Ever wondered how to split your money in the marriage? Couples approach their finances in different ways. Some pile it all together and have a shared fund out of which everything is bought. Some don’t do that, but keep separate accounts and share only the expenses such as the rent or family holidays. If you feel that splitting finances with your spouse are the right thing to do, here are a few tips on how to do that.
Why people choose to split their finances in marriage
Many of us feel somewhat pressured to have a shared fund in marriage, it comes almost as a demonstration of love. Still, this is an attitude that isn’t founded in reality. It is only a cultural and sociological construct. In reality, money has nothing to do with love, and this goes either way round.
And don’t think you’re being selfish if you feel that you and your spouse shouldn’t share an account and expenses. In fact, it is the opposite – if you feel that you are doing so under pressure, you are allowing a lot of unspoken frustration to build up, and you aren’t communicating openly with your spouse.
Mostly, people choose to separate their finances when one or both feel the imbalance is too big. One spends much more and earns much less. Or, in other instances, partners just like to keep their financial independence and not to have to agree with the other’s approach to money and expenditures. Or, the shared account is just creating too many problems and disagreements, and the spouses would welcome the relief of not having to tend to their partners’ financial behavior.
How to be fair in a marriage with split finances?
If you choose to split your finances, there are a few important things you will need to be mindful of so that you don’t abuse this system and your spouse’s trust. You are not doing that to earn money, but you aim for both of you to be happy with the arrangement. In other words, if you just divide the expenses in dollars, one will be severely underprivileged.
Related: How to Strike the Right Balance Between Marriage and Money?
The fairest way of doing things hides in percentages. For the partner who is making more this might seem unfair at the first glance, but it is the most reasonable arrangement. How it’s done? Do your math. See how much money you need for your shared expenses in dollars, then calculate what percentage of each of yours wage the exact half of the amount in dollars makes. It sounds tricky but it really isn’t. And it’s the fairest way to contribute to your marriage’s fund, with both setting aside 30% of your earnings, for example, and having the rest to your discretion.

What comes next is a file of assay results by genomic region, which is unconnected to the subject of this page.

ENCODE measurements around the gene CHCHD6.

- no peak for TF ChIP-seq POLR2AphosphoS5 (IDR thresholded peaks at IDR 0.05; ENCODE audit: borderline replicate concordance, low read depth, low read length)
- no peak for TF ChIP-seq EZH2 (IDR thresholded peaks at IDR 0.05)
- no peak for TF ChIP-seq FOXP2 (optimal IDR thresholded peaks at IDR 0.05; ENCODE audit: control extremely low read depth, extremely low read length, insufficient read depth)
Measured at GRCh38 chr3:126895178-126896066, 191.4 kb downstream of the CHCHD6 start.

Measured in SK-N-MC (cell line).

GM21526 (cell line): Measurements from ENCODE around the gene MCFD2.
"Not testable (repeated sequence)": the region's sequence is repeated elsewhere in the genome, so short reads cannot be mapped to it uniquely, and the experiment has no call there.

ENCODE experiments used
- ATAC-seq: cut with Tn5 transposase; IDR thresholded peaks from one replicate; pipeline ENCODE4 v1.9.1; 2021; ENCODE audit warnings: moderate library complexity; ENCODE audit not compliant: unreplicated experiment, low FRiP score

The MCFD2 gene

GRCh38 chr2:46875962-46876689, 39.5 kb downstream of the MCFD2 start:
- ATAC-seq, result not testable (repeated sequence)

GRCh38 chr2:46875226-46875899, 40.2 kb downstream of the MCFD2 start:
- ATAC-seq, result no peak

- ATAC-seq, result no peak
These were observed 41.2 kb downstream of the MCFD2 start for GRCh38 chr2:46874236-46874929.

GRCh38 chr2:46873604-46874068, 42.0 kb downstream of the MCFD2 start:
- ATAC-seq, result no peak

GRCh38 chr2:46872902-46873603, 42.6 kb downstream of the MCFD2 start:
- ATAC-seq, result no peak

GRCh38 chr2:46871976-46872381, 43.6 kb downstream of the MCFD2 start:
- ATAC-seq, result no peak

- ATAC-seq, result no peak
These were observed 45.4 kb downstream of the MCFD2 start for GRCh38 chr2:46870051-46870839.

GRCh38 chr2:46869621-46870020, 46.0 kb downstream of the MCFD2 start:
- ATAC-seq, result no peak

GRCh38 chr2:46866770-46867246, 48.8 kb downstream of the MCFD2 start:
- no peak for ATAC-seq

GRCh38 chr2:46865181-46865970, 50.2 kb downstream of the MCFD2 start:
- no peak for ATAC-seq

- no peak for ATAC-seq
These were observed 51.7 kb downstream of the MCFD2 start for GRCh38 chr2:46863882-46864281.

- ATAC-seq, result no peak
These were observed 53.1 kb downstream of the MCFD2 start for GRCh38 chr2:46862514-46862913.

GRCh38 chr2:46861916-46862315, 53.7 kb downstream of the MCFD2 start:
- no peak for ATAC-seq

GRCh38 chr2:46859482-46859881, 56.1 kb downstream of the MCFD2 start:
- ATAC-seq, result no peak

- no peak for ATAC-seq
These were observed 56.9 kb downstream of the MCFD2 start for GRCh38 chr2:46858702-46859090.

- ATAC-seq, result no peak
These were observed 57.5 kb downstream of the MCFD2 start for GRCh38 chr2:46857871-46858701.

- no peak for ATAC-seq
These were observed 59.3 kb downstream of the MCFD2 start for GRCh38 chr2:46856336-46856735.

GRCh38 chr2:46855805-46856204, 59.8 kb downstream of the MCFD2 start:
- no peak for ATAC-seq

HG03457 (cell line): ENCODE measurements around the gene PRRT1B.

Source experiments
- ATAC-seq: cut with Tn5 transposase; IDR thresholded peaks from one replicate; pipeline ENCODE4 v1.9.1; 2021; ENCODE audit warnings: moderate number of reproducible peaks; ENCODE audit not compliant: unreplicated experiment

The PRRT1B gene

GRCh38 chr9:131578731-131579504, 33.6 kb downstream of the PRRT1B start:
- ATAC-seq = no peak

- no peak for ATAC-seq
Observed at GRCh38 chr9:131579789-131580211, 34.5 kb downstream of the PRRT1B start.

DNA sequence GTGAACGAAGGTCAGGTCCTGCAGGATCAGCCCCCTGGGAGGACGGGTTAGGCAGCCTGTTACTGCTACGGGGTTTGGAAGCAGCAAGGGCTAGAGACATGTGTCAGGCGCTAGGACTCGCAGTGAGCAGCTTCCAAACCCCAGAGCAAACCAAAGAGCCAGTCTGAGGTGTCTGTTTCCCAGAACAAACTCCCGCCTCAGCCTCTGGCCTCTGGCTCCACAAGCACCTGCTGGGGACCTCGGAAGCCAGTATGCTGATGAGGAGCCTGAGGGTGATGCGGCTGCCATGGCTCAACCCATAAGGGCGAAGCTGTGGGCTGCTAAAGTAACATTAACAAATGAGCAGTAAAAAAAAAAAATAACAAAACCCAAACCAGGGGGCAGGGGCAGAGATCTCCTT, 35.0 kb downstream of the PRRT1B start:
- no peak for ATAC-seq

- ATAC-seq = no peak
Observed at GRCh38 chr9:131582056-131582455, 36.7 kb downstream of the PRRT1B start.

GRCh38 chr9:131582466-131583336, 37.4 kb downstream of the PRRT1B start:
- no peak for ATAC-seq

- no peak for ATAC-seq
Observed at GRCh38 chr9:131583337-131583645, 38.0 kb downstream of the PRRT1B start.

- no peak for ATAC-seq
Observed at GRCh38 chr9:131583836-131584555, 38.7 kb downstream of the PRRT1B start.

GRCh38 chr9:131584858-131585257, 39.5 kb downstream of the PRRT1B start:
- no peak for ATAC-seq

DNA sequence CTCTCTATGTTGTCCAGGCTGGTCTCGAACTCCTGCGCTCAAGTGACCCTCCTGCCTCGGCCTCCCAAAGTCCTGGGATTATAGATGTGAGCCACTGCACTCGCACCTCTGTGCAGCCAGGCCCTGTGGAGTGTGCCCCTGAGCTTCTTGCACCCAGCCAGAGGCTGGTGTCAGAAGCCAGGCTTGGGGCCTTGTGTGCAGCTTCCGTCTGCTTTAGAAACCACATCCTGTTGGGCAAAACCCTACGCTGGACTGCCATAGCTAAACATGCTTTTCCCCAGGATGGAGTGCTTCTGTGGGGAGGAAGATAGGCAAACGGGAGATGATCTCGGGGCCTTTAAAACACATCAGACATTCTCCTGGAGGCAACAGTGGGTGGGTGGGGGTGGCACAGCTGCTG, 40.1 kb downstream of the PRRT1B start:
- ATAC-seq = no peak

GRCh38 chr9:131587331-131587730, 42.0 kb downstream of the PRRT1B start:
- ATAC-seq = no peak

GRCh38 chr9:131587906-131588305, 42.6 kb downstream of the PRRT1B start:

What are the alternatives?
It is also possible to make some other arrangement, of course. You can, for example, keep contributing to your shared fund with the majority of your incomes, but agree on an “allowance”. This allowance can be a sum in dollars or percentages of your earnings that each of you gets to spend on whatever they please, while the rest is still mutual.
Or, you may agree on which expenses will be taken care by you, and which by your spouse. In other words, one of the spouses will pay the utility bills, while the other will cover the mortgage. One will pay for daily expenses and food, and the other will take care of family holidays.
Related: How To Avoid Financial Problems in Your Marriage
And for the marriages in which one partner works and the other doesn’t, it may still be possible to keep separate finances, with both contributing. The working partner, will, of course, be assigned to bring in the money, while the unemployed partner will be in charge of finding ways to cut off expenses as much as possible, with coupons and such. And the working partner can, in turn for the lower expenses, set up an account for a “spousal salary” to which they will deposit some money for the non-working spouse.
Psychological issues with split finances
In marriage with separate bills, communication is as important as when you share finances. In this case, it will be about the respect, the needs and values, and the fact that splitting finances doesn’t mean not being dedicated to your shared life. On the contrary, it presents a grown-up decision in accordance with your system of values. The only thing now is to revisit the decision regularly and talk openly about whether you still feel it is the right thing for your marriage.
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